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On July 9, Mayor Muriel Bowser help cut the ribbon for Major League Soccer’s D.C. United’s Audi Field in Washington, D.C. Here (left to right): Councilmember Brandon Todd; Councilmember Charles Allen; Loren Angelo, Audi North America; Erick Thohir, DC United; Wayne Rooney, DC United; Bowser; Jason M. Levien, D.C. United; and Councilmember Jack Evans, are joined by youth from DC Scores.

Despite No Final 2017 Report, Destinations
International Heralds Positive Financial
Trajectory

By Jonathan Trager

Destinations International officials say the association and foundation are heading in a positive fiscal direction, though a final financial report for 2017, which was expected to have been provided at its annual convention last week, wasn’t on hand.

To read entire story click here

British Cave Rescue Council Dives
Into Action Helping Rescue Thai Boys

By Todd McElwee

Shakespeare’s iconic line “Once more unto the breach, dear friends, once more” from Act 3, Scene 1 of Henry V could be adopted by a collection of the Bard’s countrymen: The British Cave Rescue Council (BCRC.)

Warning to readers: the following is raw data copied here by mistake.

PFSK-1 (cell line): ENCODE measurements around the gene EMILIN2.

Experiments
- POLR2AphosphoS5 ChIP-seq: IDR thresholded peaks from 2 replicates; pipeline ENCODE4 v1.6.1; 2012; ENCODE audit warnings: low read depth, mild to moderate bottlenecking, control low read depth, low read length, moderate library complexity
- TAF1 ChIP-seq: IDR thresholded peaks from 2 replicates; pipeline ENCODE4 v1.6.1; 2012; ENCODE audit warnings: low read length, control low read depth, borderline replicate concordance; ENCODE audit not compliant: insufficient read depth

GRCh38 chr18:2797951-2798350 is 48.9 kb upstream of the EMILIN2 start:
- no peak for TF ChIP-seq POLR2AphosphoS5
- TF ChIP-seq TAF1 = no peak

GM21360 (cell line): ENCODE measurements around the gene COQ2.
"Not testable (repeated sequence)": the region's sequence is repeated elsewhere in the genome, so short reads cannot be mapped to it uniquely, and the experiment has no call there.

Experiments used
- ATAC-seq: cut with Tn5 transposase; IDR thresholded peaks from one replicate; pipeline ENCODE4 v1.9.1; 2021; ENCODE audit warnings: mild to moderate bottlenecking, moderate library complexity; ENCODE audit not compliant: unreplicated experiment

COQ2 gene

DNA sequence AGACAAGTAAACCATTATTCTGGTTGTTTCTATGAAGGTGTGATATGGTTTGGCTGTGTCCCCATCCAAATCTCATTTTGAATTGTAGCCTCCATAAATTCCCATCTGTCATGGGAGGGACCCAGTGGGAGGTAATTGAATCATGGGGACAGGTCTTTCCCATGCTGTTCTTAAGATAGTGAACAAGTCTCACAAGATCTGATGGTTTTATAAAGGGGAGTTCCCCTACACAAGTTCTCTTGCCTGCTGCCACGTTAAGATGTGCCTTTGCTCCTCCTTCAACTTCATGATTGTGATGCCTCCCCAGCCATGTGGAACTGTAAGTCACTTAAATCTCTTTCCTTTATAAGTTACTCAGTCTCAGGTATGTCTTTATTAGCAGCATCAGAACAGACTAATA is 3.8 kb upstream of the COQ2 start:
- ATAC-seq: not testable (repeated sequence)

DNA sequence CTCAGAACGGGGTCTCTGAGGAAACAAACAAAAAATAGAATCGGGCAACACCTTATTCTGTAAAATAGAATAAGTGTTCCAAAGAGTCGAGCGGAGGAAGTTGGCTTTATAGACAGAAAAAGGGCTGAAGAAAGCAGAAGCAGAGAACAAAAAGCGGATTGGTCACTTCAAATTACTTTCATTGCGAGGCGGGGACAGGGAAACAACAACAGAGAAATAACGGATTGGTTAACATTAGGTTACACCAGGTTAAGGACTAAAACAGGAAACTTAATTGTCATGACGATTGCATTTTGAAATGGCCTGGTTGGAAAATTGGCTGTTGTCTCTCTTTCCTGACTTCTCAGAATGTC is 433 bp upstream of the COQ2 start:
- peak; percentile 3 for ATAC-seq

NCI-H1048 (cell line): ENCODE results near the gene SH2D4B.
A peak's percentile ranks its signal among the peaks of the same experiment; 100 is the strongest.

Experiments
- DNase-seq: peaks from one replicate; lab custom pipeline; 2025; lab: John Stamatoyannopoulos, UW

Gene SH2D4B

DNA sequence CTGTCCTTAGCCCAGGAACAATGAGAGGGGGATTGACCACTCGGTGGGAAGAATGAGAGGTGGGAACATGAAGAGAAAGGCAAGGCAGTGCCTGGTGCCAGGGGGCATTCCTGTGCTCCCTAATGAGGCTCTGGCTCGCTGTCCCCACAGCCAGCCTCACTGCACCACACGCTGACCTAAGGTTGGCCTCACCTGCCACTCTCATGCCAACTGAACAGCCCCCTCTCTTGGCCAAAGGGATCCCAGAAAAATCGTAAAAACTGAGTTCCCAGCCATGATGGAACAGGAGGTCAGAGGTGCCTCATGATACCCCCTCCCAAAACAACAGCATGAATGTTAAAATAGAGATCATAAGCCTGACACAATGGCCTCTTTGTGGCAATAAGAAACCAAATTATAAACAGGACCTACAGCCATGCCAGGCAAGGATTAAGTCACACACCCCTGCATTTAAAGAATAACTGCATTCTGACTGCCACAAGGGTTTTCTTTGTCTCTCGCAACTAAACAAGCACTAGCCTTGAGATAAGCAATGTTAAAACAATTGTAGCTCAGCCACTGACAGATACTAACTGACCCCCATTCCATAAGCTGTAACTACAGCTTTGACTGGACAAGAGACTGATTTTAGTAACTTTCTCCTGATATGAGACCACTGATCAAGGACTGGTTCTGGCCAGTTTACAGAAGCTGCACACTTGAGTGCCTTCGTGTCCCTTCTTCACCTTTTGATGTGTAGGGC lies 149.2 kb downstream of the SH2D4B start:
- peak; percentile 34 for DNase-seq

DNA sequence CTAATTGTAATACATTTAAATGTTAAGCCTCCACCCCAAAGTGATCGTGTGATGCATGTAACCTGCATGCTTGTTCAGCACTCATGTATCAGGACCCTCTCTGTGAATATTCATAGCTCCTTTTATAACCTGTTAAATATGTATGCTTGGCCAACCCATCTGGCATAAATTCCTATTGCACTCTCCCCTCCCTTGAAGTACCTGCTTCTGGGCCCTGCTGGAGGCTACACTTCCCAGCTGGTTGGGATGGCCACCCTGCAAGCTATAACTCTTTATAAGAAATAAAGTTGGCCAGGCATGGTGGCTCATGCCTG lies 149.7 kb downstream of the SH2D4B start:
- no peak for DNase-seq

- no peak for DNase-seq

To read entire story click here


Omni Houston Drowning Lawsuit Draws Plaintiff’s Denials

By Grant Broadhurst

The American Society of Anesthesiologists has declined to keep San Francisco in its convention rotation beyond 2023, citing concerns about street safety, USAE has learned

To read more click here


Financial “Clouds Have Lifted,” Says Destinations
International CEO Welsh

By Jonathan Trager

“The clouds have lifted — they’re gone,” Don Welsh, President & CEO of Destinations International, told an annual meeting audience in Anaheim on July 11.


To read more click here

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Killer Books… One shouldn’t judge a book by its cover, but what if that cover can kill? Researchers at the University of Southern Denmark recently found three Renaissance-era books in their school library’s rare book collection with killer covers coated in arsenic, according to Live Science. It turns out no one was trying to murder Danish academics. Rather, the researchers think some well-intentioned Victorians probably painted the covers with deadly green paint as a kind of pesticide. Funnily enough, the likely color – Paris Green – was used in various forms by painters of the era, which means there could be deadly consequences for licking a Van Gogh. Well, other than arrest, imprisonment, public vilification and a nasty taste in one’s mouth.

 

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